However, an author could just as easily send his or her characters somewhere else public--a theatre, perhaps, or a museum, school, or church. But it's only the restaurant that forces its people to stay sitting--after all, there is other food on its way, food you've already ordered and must eventually pay for--while also forcing them to interact with one another. In a theatre, characters have a distraction, one that cannot--and should not, according to the social contract--be interrupted. Likewise in a museum, school--where others are in charge, unlike customers in a restaurant--church, or any other public place, there are rules that prevent intense, mask-breaking conversation. In a restaurant, characters stay because, really, they must. On top of this--and perhaps the greatest benefit to setting a story in a restaurant--is the inherit metaphor in a dinner: you begin light, with drinks and a sparse salad or basket of bread, nothing too severe or challenging. As the dinner progresses, however, and the courses become more heavy and complex--more expensive--you can also push your characters to reveal more. The conflict should come with the main course--after all, its the focus of the entire outing, the one plate that will last the longest and fill you up more than any other--and only at the dessert, so unnecessary yet paradoxically so needed, so unhealthy and yet so unstoppable, can you finally resolve those same conflicts, can the dinner--the physical and metaphorical meal--end. And, as is the case, dessert almost always ends a meal on a note of satisfaction and accomplishment.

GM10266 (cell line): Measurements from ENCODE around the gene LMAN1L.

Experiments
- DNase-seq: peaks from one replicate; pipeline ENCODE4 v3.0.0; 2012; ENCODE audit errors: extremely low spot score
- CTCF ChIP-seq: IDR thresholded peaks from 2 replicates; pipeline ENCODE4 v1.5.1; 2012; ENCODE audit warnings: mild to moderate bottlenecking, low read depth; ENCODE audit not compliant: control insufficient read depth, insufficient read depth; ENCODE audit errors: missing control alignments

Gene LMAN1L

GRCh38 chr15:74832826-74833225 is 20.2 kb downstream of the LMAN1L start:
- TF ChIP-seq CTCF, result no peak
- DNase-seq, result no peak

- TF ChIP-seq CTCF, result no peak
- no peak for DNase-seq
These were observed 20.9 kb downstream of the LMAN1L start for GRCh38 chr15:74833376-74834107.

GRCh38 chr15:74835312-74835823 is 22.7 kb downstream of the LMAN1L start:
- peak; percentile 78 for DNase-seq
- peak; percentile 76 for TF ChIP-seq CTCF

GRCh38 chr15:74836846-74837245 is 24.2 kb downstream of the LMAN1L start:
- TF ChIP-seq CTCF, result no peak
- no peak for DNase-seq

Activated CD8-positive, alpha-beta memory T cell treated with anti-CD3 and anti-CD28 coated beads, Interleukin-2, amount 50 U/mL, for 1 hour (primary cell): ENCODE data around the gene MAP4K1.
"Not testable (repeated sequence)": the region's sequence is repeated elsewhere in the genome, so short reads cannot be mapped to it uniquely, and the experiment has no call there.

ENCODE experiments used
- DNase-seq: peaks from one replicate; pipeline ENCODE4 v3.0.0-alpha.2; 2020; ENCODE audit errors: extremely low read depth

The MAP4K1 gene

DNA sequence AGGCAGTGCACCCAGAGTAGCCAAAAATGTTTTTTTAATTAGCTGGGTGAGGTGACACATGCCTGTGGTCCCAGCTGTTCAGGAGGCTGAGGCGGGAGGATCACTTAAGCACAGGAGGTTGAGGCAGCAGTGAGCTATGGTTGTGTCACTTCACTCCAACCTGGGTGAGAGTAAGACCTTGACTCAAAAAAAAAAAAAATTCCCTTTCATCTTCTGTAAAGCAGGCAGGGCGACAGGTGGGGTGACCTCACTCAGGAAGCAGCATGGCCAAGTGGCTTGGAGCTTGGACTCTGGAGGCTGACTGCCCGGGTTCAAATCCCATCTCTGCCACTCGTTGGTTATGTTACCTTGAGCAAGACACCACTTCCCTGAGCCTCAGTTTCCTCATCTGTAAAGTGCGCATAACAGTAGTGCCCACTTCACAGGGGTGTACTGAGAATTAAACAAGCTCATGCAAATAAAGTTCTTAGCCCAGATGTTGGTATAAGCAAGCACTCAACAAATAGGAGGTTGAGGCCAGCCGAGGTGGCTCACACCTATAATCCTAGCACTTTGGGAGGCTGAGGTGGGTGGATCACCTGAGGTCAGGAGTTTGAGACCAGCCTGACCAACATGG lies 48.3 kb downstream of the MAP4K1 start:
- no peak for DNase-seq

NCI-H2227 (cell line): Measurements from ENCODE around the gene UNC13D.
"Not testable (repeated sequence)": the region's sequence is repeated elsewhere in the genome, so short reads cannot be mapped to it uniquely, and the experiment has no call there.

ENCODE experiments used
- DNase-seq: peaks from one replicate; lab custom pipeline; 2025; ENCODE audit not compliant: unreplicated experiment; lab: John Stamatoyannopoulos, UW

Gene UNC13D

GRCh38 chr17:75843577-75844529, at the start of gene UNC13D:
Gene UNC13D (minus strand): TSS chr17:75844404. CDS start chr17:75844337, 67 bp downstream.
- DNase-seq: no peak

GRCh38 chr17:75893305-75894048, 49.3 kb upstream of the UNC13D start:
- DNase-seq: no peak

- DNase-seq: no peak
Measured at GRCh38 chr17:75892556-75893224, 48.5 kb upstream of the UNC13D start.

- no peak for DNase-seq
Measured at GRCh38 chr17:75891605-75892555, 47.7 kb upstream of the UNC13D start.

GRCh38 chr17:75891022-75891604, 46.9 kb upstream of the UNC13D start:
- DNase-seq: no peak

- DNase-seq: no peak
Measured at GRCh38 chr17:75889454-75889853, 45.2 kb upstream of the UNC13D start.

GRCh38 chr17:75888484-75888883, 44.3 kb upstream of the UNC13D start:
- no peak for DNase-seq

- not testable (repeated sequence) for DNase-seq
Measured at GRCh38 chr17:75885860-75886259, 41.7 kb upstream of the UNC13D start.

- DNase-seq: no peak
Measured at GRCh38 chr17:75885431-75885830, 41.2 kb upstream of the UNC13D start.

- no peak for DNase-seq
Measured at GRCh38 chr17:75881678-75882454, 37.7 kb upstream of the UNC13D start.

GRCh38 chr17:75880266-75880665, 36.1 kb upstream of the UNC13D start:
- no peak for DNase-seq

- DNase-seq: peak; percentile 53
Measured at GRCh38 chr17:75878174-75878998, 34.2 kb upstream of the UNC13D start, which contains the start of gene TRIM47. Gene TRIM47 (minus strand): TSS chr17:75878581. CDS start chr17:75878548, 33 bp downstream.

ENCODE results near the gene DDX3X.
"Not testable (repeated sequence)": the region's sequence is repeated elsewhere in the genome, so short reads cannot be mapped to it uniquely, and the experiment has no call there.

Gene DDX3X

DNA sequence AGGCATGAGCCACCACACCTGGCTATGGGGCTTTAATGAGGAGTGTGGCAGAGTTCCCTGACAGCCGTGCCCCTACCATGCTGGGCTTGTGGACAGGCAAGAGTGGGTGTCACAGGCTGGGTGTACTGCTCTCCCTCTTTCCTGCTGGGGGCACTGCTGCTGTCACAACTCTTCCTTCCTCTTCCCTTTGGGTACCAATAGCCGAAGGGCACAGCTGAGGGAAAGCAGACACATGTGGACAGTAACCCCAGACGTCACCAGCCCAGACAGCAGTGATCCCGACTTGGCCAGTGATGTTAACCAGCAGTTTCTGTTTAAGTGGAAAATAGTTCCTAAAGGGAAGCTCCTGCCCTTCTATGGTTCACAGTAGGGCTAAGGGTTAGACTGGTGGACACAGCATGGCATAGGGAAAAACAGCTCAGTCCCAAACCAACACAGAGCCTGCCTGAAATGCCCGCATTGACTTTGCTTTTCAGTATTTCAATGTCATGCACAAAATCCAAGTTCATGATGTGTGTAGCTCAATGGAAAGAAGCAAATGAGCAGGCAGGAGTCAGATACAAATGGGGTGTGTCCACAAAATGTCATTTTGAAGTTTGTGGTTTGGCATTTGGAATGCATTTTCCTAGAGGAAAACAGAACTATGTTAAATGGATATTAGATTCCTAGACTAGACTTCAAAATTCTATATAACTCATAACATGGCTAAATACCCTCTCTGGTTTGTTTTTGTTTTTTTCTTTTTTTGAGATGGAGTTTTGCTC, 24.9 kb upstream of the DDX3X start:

In The Dinner, Herman Koch utilizes every single aspect of dinners and restaurants to build suspense over what seems like an innocent prank committed by two teenage boys, who also happen to be cousins. The four main characters--the narrator and his wife, the narrator's brother and his wife--meet over dinner at a lavish restaurant in Holland for what should be a simple gathering of concerned parents. Over the next 300 pages, however, we watch the same four men and women slowly, subtly change, not by becoming new people, but by removing their masks and revealing to us who they really are. In the first few pages, our narrator is quick to reveal his bitter personality, especially where his brother--a future prime minister, we soon learn--is concerned. He seems petty and jealous, but no more than one sibling in relation to his much more successful--and possibly arrogant--brother. His wife, who we soon meet, is incredibly sweet and good natured, and their 15-year-old son is spoken of as the apple in both their eyes...and there is little reason for us to believe otherwise. When the brother and his wife appear, they match what we've already been told: they are influential to be sure, as the narrator is want to remind us time and time again, and his actions especially speak to someone overconfident in himself and his renown. By the end of the dinner, however, our feelings about all four will change dramatically, and its Koch's skill in depicting these transformations that gives The Dinner its richness.